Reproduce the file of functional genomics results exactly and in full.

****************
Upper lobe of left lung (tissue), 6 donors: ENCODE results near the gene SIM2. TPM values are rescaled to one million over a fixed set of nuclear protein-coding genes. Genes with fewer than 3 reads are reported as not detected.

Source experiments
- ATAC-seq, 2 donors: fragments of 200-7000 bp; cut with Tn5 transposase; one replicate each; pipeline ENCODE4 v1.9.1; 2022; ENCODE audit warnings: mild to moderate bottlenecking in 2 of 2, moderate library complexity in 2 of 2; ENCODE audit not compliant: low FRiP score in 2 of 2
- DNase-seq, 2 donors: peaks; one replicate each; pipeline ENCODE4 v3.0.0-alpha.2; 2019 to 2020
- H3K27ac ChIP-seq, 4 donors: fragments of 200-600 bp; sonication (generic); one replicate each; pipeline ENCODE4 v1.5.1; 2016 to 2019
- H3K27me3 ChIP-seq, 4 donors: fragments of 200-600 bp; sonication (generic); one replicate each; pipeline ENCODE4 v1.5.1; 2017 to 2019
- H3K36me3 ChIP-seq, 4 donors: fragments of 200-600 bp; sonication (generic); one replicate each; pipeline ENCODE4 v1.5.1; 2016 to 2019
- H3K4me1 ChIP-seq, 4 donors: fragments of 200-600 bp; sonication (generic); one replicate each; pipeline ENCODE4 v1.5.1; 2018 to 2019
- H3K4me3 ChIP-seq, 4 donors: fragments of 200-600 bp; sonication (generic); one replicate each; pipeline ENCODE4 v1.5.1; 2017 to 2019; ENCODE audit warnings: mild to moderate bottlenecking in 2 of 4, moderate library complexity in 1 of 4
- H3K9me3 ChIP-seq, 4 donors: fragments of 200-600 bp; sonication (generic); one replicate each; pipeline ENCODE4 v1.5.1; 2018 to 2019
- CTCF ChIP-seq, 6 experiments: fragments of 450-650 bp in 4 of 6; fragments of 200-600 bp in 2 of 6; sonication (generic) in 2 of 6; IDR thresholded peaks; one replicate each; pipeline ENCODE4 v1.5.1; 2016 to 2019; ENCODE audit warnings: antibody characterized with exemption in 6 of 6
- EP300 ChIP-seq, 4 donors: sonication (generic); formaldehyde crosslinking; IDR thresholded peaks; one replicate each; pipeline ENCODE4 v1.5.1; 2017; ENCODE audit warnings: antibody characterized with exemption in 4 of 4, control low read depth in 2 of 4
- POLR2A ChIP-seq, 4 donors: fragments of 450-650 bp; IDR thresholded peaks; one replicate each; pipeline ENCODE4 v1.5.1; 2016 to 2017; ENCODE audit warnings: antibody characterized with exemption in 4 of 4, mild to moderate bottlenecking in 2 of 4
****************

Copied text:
Upper lobe of left lung (tissue), 6 donors: ENCODE results near the gene SIM2. TPM values are rescaled to one million over a fixed set of nuclear protein-coding genes. Genes with fewer than 3 reads are reported as not detected.

Source experiments
- ATAC-seq, 2 donors: fragments of 200-7000 bp; cut with Tn5 transposase; one replicate each; pipeline ENCODE4 v1.9.1; 2022; ENCODE audit warnings: mild to moderate bottlenecking in 2 of 2, moderate library complexity in 2 of 2; ENCODE audit not compliant: low FRiP score in 2 of 2
- DNase-seq, 2 donors: peaks; one replicate each; pipeline ENCODE4 v3.0.0-alpha.2; 2019 to 2020
- H3K27ac ChIP-seq, 4 donors: fragments of 200-600 bp; sonication (generic); one replicate each; pipeline ENCODE4 v1.5.1; 2016 to 2019
- H3K27me3 ChIP-seq, 4 donors: fragments of 200-600 bp; sonication (generic); one replicate each; pipeline ENCODE4 v1.5.1; 2017 to 2019
- H3K36me3 ChIP-seq, 4 donors: fragments of 200-600 bp; sonication (generic); one replicate each; pipeline ENCODE4 v1.5.1; 2016 to 2019
- H3K4me1 ChIP-seq, 4 donors: fragments of 200-600 bp; sonication (generic); one replicate each; pipeline ENCODE4 v1.5.1; 2018 to 2019
- H3K4me3 ChIP-seq, 4 donors: fragments of 200-600 bp; sonication (generic); one replicate each; pipeline ENCODE4 v1.5.1; 2017 to 2019; ENCODE audit warnings: mild to moderate bottlenecking in 2 of 4, moderate library complexity in 1 of 4
- H3K9me3 ChIP-seq, 4 donors: fragments of 200-600 bp; sonication (generic); one replicate each; pipeline ENCODE4 v1.5.1; 2018 to 2019
- CTCF ChIP-seq, 6 experiments: fragments of 450-650 bp in 4 of 6; fragments of 200-600 bp in 2 of 6; sonication (generic) in 2 of 6; IDR thresholded peaks; one replicate each; pipeline ENCODE4 v1.5.1; 2016 to 2019; ENCODE audit warnings: antibody characterized with exemption in 6 of 6
- EP300 ChIP-seq, 4 donors: sonication (generic); formaldehyde crosslinking; IDR thresholded peaks; one replicate each; pipeline ENCODE4 v1.5.1; 2017; ENCODE audit warnings: antibody characterized with exemption in 4 of 4, control low read depth in 2 of 4
- POLR2A ChIP-seq, 4 donors: fragments of 450-650 bp; IDR thresholded peaks; one replicate each; pipeline ENCODE4 v1.5.1; 2016 to 2017; ENCODE audit warnings: antibody characterized with exemption in 4 of 4, mild to moderate bottlenecking in 2 of 4